by Doug Ward

SEPTEMBER, 2006-Despite opposition from much of the rest of the world, the United States remains steadfast in its support-both individual and corporate-for the modern state of Israel. The reasons for this support go much deeper than any perceived economic or strategic interests. Ultimately, American friendship with Israel is based on shared values, including a mutual love of the Hebrew Scriptures. Many of the early European settlers in North America were Puritans and Pietists, Christians with strong philosemitic convictions, and these convictions remain foundational to American culture.


The motives of American Christian supporters of Israel have been called into question at times. In particular, dispensationalists are sometimes suspected of being interested in Israel mainly because the Jewish state's existence fits neatly into their detailed prophetic scenarios-scenarios that also happen to predict great suffering for Jews. However, there is no doubt that many American Christians have an unconditional love for the Jewish people, the people from whom Jesus and his original disciples stemmed. These Christians are simply grateful to be able to partake of the blessings that accompany being "grafted in" to the olive tree of Israel. (See Paul's olive tree analogy in the eleventh chapter of his epistle to the Romans.)


In southwestern Ohio, one person especially known for her love of Israel is Judith Classen. For many years, Classen has communicated that love in Bible classes at her church in Cincinnati and carried out that love through the activities of her ministry, "For Zion's Sake." On September 2, 2006, Classen shared some of her experiences in a presentation at the Church of the Messiah in Xenia, Ohio.


Classen recalled that when she was four years old, she saw graphic photographs from the Nazi death camps that had appeared in Life magazine in 1945. Although she did not yet completely comprehend what the Holocaust was about, she understood that it was the "Bible people" who had endured such suffering. She began to pray for these people and was filled with a desire to help and protect them.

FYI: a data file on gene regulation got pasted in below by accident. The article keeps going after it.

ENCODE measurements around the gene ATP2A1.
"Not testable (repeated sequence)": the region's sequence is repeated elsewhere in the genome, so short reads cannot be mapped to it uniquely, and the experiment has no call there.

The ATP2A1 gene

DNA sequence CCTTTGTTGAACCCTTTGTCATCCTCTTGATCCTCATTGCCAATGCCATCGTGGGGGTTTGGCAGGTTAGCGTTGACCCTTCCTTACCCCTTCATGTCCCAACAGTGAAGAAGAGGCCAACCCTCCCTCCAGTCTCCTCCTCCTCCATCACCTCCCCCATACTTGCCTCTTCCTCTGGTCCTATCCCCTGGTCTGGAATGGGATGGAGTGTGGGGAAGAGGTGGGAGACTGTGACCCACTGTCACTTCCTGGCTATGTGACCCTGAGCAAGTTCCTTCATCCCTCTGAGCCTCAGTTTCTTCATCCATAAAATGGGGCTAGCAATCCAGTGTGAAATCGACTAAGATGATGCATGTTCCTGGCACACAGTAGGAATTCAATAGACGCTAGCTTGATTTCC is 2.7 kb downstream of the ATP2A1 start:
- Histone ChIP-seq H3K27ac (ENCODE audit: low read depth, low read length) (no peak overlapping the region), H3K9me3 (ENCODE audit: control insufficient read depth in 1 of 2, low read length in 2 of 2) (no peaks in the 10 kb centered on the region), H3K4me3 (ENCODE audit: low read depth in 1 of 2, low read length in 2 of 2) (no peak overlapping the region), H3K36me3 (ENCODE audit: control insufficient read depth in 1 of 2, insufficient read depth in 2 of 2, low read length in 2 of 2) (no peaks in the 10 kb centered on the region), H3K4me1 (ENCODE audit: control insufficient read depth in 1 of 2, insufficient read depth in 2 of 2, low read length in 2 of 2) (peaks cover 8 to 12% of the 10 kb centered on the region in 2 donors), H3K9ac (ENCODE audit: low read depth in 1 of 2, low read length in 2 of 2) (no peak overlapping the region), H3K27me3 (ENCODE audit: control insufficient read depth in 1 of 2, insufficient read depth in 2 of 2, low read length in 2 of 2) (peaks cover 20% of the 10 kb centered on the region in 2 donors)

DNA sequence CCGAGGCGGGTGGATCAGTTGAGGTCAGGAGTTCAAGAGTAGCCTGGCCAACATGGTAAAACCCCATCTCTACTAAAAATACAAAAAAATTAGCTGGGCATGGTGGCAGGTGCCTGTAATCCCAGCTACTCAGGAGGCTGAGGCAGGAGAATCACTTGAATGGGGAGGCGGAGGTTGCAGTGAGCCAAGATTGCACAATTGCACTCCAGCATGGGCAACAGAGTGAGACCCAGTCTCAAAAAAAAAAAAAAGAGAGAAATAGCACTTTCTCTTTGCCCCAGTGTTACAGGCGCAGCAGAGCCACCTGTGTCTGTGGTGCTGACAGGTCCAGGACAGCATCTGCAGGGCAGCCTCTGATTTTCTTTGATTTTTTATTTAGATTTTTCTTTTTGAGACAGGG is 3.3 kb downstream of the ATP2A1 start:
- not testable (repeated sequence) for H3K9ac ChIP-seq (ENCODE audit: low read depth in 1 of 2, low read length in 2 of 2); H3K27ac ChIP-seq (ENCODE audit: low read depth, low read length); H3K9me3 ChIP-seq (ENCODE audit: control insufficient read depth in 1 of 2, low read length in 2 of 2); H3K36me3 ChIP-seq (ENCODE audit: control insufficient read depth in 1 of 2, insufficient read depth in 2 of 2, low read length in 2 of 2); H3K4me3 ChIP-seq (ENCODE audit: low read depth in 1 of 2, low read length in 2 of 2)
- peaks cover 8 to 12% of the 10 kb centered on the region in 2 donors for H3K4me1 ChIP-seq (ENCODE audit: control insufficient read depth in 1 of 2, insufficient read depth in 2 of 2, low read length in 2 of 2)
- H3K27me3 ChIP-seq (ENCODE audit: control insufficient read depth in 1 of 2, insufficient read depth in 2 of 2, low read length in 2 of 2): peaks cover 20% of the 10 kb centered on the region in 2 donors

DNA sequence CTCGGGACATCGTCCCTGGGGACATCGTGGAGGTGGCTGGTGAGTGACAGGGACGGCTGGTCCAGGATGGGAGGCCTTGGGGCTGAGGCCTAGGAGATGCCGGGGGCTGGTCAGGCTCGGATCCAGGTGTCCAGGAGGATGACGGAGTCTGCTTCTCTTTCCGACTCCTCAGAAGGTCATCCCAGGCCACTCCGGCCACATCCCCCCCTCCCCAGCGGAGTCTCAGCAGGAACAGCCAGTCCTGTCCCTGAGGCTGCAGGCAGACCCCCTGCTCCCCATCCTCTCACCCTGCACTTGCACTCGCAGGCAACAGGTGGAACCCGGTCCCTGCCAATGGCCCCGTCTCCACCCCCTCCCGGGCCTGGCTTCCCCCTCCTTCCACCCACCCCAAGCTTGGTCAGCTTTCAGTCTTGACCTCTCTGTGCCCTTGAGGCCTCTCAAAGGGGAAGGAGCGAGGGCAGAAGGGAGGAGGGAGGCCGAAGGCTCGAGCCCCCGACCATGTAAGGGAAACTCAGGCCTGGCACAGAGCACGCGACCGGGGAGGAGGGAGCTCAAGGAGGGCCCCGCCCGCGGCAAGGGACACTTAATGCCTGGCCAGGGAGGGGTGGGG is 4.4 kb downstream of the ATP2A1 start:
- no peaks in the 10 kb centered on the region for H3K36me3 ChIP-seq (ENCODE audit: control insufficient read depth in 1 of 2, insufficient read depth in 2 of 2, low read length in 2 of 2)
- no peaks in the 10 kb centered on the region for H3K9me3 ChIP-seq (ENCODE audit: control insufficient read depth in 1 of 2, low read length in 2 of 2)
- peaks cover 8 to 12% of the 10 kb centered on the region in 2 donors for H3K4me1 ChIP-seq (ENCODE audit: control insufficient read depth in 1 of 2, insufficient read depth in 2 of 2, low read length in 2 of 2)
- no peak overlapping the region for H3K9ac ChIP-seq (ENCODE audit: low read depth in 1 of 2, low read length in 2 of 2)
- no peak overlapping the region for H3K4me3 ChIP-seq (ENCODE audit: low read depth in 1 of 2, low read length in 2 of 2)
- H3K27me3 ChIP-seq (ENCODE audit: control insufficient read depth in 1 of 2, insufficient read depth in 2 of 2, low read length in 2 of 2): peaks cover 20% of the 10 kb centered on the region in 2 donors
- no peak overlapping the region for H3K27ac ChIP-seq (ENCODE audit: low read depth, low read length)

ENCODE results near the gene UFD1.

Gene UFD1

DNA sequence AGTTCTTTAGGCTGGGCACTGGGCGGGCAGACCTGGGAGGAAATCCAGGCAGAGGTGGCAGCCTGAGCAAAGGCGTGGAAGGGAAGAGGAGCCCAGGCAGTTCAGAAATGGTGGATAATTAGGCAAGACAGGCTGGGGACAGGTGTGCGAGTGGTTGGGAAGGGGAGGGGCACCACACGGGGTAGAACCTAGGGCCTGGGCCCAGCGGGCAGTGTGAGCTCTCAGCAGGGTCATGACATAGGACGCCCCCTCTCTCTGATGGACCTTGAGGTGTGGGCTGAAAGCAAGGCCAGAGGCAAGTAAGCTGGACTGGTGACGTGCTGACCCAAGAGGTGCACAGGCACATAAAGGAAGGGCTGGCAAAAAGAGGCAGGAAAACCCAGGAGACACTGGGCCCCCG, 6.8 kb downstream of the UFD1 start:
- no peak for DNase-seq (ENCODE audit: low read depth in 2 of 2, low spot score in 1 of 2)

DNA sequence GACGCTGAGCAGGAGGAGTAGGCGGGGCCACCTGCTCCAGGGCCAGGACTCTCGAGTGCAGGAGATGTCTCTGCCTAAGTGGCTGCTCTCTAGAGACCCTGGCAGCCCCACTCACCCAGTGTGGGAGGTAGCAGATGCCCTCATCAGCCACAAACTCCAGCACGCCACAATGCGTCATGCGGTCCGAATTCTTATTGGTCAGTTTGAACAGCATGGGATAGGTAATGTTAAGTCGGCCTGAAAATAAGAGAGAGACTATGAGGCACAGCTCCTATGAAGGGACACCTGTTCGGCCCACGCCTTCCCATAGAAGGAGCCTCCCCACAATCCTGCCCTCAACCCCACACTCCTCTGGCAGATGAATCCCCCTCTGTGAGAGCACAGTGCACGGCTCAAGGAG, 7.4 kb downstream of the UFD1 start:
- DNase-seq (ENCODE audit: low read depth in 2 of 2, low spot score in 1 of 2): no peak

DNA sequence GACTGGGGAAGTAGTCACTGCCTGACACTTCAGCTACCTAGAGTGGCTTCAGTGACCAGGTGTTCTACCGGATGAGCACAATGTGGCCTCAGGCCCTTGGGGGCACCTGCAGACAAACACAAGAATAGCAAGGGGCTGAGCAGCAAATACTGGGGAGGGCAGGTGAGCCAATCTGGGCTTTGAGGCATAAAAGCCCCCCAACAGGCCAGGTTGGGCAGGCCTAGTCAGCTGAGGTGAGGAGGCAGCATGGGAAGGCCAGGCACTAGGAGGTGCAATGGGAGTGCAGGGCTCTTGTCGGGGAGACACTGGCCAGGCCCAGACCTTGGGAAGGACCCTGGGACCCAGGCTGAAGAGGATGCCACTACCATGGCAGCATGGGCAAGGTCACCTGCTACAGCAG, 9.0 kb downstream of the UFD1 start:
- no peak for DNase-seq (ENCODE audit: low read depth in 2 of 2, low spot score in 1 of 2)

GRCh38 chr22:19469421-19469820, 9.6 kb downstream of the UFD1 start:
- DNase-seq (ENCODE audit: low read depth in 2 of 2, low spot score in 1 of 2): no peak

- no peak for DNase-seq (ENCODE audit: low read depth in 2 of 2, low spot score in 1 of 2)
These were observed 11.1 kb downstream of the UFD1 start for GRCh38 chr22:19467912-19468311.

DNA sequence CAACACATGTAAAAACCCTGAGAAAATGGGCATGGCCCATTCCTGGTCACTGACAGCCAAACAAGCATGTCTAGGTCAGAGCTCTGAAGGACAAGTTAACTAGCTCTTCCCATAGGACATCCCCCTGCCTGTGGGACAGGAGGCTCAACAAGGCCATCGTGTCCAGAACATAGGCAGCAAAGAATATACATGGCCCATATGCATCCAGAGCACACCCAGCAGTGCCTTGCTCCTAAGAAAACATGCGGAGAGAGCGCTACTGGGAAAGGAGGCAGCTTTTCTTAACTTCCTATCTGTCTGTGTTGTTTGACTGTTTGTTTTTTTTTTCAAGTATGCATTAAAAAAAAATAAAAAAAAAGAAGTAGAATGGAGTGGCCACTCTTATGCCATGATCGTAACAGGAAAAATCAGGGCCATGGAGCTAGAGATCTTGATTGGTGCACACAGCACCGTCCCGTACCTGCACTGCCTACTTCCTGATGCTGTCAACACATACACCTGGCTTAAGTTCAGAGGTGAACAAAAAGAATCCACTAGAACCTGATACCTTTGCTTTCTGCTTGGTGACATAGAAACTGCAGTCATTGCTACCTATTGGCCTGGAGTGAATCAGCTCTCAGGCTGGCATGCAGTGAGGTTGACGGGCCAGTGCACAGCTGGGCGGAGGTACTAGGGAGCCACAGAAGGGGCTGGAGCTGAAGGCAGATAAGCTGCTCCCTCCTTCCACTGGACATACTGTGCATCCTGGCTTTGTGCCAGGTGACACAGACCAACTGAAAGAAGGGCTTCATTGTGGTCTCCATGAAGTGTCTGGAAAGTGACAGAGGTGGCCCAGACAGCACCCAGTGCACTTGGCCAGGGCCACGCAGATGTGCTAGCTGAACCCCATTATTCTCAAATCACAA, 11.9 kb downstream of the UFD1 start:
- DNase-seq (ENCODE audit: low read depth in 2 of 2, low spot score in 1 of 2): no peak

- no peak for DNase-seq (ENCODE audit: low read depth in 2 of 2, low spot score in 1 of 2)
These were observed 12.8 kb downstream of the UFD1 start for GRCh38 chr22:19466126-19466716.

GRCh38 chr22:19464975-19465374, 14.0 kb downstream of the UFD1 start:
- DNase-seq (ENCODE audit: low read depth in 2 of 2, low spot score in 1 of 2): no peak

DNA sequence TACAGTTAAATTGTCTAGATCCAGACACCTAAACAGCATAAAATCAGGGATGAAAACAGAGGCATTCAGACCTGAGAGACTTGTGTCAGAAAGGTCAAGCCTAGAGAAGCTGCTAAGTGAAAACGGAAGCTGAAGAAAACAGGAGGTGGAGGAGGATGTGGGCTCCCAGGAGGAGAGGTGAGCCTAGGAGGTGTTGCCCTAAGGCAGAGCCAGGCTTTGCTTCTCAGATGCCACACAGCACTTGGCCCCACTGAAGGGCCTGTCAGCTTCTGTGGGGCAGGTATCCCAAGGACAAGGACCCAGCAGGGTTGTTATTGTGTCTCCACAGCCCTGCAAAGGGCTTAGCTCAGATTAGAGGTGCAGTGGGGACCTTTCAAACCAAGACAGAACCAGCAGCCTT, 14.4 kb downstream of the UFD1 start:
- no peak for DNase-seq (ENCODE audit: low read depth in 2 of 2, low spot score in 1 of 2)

As she grew up, Classen's desire to serve the Jewish people grew stronger. In 1980, she finally had the opportunity to visit Israel as a delegate to a Christian women's conference. She and some friends hoped that when they were in Israel, they would have the opportunity to visit some people in prison as a way of carrying out Jesus' words in Matt. 25:34-40. With the help of a former Israeli ambassador to the U.S., they were able to arrange such a visit. They talked with three prisoners-an Arab Christian, an Arab Muslim, and a Jew-and presented gifts to each of them.


This turned out to be the first of many trips to Israel for Judi Classen. Later in the 1980s, her desire to help the Jewish people also took her to the Soviet Union, where Jews who had unsuccessfully attempted to emigrate to Israel (the "refuseniks") were subject to severe government persecution. On behalf of the Cincinnati Jewish community, she traveled to the Soviet Union with aid for Soviet Jews. One family to whom she was able to bring aid was a family for whom she had been praying for some time.


Classen's presentation was very inspiring. It encouraged us to renew our efforts in prayer and assistance for the people of Israel.


Issue 22


File translated from TEX by TTH, version 3.66.
04 Sep 2006, 15:04.